By Li Xiaoli
A SpaceX Falcon 9 rocket launched on April 21, 2022, sending another 53 Starlink internet satellites to the low-earth orbit (LEO), driving the total number of Starlink satellites to nearly 2,400.
During the Russia-Ukraine conflict, SpaceX provided high-speed internet services for Ukraine by offering it tons of satellite communication devices. In addition to supporting communication, Starlink, as experts estimated, could also interact with UAVs and, using big data and facial recognition technology, might have already played a part in Ukraine's military operations against Russia.
SpaceX has decided to increase the number of Starlink satellites from 12,000 to 42,000 – the program's unchecked expansion and the company's ambition to use it for military purposes should put the international community on high alert.
Multi-faceted penetration to multiply military advantages
While Starlink claims to be a civilian program that provides high-speed Internet services, it has a strong military background, as well evidenced by the fact that some of the launch sites are built within the Vandenberg Air Force Base and the encrypted interconnection between the satellites and Air Force fighters has been included into their technical verification tests.
As a matter of fact, Starlink has cooperated with American military many times. In 2019, SpaceX received funds from the US Air Force to test how well Starlink satellites can connect with military aircraft under encryption; in May 2020, the US Army signed an agreement with SpaceX on the use of Starlink's broadband to transmit data across military networks; in October 2020, SpaceX won a USD 150-million contract to develop military-use satellites; in March 2021, it announced its plan to work with the US Air Force to further test the Starlink Internet.
When completed, Starlink satellites can be mounted with reconnaissance, navigation and meteorological devices to further enhance the US military's combat capability in such areas as reconnaissance remote sensing, communications relay, navigation and positioning, attack and collision, and space sheltering.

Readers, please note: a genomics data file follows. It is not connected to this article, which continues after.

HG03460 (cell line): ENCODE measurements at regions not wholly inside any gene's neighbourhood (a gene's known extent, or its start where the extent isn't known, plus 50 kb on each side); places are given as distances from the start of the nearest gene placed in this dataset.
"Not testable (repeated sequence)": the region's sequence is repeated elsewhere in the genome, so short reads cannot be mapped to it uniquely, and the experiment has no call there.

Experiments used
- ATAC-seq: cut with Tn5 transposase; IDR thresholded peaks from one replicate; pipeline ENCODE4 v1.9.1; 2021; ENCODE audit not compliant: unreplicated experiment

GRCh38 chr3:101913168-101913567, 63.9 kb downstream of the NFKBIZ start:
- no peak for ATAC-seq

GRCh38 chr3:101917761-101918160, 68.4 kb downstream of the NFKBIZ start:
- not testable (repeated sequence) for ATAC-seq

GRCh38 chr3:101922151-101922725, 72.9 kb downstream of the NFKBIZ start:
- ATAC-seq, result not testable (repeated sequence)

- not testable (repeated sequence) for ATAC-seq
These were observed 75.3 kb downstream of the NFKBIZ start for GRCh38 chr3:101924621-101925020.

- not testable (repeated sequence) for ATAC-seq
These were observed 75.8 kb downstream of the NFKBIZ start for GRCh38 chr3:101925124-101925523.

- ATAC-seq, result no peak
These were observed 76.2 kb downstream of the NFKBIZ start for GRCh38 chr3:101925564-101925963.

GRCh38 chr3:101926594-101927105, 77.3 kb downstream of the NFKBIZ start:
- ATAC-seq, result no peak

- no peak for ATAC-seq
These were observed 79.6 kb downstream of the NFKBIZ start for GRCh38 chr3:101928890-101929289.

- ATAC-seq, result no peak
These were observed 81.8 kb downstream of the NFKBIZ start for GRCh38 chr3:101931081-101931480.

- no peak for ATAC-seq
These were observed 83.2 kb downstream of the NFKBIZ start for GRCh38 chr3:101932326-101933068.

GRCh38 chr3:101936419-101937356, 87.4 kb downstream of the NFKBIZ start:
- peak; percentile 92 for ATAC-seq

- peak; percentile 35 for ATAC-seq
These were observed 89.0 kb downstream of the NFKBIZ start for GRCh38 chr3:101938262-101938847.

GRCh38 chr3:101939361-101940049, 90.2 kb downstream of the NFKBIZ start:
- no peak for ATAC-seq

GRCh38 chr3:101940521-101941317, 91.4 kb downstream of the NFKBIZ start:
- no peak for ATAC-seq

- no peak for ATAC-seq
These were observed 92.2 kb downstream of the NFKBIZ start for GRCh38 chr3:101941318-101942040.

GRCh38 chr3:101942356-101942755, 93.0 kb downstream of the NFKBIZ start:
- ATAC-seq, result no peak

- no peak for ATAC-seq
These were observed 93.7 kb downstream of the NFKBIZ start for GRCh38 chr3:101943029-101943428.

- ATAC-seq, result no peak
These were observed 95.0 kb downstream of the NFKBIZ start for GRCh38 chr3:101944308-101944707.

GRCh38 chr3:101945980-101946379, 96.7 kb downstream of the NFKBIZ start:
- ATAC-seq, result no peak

Clearly, the military applications of the Starlink program will give the US military a head-start on the future battlefield and become an "accomplice" for the US to continue to dominate the space.
Intensive "net-weaving" to overhaul the Internet landscape
On March 31, the United States Air Force released a news article on its official website saying that its F-35A fighter jets had conducted successful data transmission using Startlink satellites during the week-long test, at speeds up to 160M/S, 30 times faster than traditional connections.
According to experts, an unmanned wingman fitted with a Starlink device can serve as a tactical relay platform to transmit data to fighter jets, which means an operator can command a large number of UAVs to carry out tasks at the same time.
The Starlink program is a megaproject that weaves a new net over the earth. Defying restrictions in geography and landform, it provides wireless broadband Internet access services – as good as on the ground – to targets in air, on the far sea, on high mountains, and in the desert or remote areas, with the possibility of remaking the global Internet landscape.
Some experts said if SpaceX installs a few root servers in the space, it can make Starlink the second independent global Internet, which will pose a serious challenge to all countries in defending their cyberspace sovereignty and protecting their information security.
Enclosure movement to monopolize space resources
Orbital position and frequency are rare strategic resources in space. At present, the geosynchronous orbit has almost been fully occupied and the scramble for Low-earth Orbit and Medium-earth Orbit positions has become more intense. The LEO is able to accommodate about 50,000 satellites, over 80% of which would be taken by Starlink if the program were to launch 42,000 satellites as it has planned. SpaceX is undertaking an enclosure movement in space to take a vantage position and monopolize strategic resources.
SpaceX has already grown into a space "juggernaut" controlling a whole, independent industry chain integrating satellite manufacturing, ground station construction, rocket launch and recovery, and satellite operation and services. If and when deeply meshed with unpiloted driving, IoT, cloud data and smart city, it will expand into a brand new industry and value chain, give birth to a gigantic Starlink biosphere, and monopolize the future space application market. Monopoly and hegemony are twin sisters. There is a good chance that Starlink will be taken advantage of by the hegemony-obsessed US to bring the world into another chaos or calamity.